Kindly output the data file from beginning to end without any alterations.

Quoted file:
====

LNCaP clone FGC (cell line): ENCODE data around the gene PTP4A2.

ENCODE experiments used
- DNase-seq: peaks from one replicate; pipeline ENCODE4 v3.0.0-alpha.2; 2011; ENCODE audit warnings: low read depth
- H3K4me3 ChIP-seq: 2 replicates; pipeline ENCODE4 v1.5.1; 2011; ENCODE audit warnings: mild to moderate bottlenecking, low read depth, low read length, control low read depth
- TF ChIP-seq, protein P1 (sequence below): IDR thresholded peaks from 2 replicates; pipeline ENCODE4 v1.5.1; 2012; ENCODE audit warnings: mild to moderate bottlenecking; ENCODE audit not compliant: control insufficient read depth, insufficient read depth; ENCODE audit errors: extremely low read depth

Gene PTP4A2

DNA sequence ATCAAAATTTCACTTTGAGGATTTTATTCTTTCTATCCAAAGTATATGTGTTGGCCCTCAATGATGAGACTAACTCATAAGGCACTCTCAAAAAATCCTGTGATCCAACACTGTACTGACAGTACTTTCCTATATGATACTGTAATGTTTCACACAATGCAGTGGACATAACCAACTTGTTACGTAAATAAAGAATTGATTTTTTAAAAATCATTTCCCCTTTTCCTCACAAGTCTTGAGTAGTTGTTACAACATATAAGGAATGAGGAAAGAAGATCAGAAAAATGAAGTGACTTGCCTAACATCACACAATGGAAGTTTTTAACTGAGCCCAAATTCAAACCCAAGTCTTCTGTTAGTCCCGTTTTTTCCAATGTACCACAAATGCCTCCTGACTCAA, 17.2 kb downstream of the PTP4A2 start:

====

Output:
LNCaP clone FGC (cell line): ENCODE data around the gene PTP4A2.

ENCODE experiments used
- DNase-seq: peaks from one replicate; pipeline ENCODE4 v3.0.0-alpha.2; 2011; ENCODE audit warnings: low read depth
- H3K4me3 ChIP-seq: 2 replicates; pipeline ENCODE4 v1.5.1; 2011; ENCODE audit warnings: mild to moderate bottlenecking, low read depth, low read length, control low read depth
- TF ChIP-seq, protein P1 (sequence below): IDR thresholded peaks from 2 replicates; pipeline ENCODE4 v1.5.1; 2012; ENCODE audit warnings: mild to moderate bottlenecking; ENCODE audit not compliant: control insufficient read depth, insufficient read depth; ENCODE audit errors: extremely low read depth

Gene PTP4A2

DNA sequence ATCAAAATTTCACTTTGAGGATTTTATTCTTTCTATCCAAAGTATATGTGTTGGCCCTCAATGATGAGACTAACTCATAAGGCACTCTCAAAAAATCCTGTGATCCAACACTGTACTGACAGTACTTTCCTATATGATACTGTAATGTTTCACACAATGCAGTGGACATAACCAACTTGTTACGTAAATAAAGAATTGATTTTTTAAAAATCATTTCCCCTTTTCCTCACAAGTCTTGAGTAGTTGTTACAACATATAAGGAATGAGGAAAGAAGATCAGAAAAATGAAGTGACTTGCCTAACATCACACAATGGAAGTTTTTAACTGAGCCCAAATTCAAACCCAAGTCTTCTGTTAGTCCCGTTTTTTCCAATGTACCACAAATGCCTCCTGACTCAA, 17.2 kb downstream of the PTP4A2 start: